24

An appellate waiver will be enforced if: (1) its terms are clear and unambiguous; and (2) the record demonstrates that it was entered into "knowingly and voluntarily." Jones, 167 F.3d at 1144. We are convinced that the appellate waiver set forth in Jemison's plea agreement fulfills these requirements. Furthermore, we note that we have previously enforced an appellate waiver identical to the waiver language contained in Jemison's plea agreement. United States v. Williams, 184 F.3d 666, 667-68 (7th Cir. 1999). In Williams, we found that the terms of the waiver, as in this case, constituted an "express and unambiguous" waiver. Id. Second, we believe that Jemison's testimony before an Illinois state court judge at her December 22, 1998, sentencing hearing clearly illustrates that she "knowingly and voluntarily" entered into and accepted the appellate waiver terms of the plea agreement. At that hearing, the following colloquy took place:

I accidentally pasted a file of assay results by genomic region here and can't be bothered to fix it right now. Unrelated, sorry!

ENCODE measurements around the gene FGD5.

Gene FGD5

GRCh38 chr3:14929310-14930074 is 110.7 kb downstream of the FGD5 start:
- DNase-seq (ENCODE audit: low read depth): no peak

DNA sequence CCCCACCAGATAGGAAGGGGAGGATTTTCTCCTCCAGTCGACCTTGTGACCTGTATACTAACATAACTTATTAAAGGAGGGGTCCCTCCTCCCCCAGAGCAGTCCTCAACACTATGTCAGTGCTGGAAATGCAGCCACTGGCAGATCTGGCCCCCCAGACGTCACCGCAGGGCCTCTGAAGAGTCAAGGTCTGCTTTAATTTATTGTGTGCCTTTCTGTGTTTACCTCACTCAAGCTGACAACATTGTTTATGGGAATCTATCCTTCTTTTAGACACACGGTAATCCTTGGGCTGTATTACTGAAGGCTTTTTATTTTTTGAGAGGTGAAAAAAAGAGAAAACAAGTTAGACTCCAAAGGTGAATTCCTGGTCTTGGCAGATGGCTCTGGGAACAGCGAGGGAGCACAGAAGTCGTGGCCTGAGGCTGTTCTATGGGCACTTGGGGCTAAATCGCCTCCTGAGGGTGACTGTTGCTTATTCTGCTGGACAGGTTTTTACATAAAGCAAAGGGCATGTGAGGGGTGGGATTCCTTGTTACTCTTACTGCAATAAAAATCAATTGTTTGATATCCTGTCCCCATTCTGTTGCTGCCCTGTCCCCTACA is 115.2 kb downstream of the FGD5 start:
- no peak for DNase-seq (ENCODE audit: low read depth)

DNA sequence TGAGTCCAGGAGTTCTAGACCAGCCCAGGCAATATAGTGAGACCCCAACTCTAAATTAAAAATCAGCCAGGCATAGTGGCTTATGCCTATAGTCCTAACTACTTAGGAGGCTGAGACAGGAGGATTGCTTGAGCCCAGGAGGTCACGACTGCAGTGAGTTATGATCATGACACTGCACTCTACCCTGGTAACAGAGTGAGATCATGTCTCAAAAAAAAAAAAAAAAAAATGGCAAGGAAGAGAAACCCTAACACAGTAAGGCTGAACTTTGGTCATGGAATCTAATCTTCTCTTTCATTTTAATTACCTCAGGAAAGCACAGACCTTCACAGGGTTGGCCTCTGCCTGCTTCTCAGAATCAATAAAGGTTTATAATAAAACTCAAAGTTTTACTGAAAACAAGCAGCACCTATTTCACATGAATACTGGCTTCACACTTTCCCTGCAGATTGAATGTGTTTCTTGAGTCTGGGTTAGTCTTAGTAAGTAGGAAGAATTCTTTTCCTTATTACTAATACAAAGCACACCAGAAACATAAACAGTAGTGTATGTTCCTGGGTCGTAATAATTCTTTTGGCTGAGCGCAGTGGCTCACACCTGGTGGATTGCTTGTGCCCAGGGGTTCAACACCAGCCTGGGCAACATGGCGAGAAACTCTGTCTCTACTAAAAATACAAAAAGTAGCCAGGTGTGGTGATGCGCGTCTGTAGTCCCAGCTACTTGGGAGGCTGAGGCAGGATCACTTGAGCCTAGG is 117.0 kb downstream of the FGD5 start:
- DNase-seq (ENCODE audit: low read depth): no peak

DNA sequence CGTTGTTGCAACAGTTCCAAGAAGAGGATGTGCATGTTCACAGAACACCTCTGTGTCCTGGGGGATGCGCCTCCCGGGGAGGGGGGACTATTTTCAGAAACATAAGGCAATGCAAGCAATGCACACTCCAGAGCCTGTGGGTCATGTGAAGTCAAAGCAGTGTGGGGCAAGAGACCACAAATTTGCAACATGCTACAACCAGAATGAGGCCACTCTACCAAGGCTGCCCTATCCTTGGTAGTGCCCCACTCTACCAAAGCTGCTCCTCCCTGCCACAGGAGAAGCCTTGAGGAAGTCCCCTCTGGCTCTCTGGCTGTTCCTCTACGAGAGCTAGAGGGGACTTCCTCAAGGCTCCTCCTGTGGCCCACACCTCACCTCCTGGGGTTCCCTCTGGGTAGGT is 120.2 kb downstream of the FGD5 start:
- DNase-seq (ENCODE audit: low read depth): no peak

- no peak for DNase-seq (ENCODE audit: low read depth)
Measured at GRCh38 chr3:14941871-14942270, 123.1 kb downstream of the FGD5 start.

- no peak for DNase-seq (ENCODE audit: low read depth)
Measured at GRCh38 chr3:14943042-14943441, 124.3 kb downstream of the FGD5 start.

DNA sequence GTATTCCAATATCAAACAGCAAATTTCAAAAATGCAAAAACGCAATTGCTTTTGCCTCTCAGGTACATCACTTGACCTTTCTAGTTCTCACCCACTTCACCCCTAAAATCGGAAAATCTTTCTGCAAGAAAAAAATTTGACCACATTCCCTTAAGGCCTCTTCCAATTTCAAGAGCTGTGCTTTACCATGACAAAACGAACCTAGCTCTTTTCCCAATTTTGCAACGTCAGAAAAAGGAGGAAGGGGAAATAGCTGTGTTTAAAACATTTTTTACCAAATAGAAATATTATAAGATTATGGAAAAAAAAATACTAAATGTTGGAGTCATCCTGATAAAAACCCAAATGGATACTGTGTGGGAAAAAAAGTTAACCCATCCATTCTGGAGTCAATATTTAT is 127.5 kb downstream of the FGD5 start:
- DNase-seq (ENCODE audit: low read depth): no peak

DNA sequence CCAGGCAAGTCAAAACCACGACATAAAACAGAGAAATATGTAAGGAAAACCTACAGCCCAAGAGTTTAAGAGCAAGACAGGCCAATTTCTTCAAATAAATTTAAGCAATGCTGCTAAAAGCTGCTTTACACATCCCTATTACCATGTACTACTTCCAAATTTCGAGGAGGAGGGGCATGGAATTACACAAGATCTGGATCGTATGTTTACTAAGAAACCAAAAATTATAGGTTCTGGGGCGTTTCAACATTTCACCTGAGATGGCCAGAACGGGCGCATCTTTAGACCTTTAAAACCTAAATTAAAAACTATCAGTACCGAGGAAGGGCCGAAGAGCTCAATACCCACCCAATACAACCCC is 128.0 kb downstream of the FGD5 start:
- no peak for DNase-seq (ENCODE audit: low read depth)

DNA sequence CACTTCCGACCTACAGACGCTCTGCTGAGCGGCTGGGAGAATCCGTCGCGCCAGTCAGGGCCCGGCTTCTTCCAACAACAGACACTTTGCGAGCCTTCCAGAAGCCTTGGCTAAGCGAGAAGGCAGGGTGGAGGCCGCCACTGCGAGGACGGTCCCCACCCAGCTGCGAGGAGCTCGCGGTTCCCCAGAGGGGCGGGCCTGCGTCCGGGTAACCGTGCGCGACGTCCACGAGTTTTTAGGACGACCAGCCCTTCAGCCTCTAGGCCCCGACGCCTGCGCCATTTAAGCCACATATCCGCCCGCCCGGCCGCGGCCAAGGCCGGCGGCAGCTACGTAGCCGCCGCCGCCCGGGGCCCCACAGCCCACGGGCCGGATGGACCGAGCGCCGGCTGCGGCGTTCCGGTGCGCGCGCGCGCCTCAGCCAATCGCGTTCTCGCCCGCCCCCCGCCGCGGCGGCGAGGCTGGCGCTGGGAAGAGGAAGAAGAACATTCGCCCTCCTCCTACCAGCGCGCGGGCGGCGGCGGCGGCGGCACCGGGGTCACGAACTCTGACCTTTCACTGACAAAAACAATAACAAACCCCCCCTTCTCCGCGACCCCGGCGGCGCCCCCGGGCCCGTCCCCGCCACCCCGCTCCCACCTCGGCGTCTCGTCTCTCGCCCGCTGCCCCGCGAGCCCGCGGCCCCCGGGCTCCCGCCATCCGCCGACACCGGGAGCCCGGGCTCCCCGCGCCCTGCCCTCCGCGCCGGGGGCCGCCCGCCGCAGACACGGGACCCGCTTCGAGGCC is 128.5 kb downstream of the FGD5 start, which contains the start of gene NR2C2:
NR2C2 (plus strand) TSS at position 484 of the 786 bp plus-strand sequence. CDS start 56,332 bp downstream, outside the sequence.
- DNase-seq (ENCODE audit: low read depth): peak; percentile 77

25

THE COURT: You have seen this plea agreement?

26

MS. JEMISON: Yes, I have.

27

THE COURT: And you have read it?

28

MS. JEMISON: Yes.

29

THE COURT: And you have discussed it with your lawyer?

30

MS. JEMISON: Yes.

31

THE COURT: And you understand it?

32

MS. JEMISON: Yes.

33

THE COURT: Did anybody force you to sign it either physically or mentally?

34

MS. JEMISON: No.

35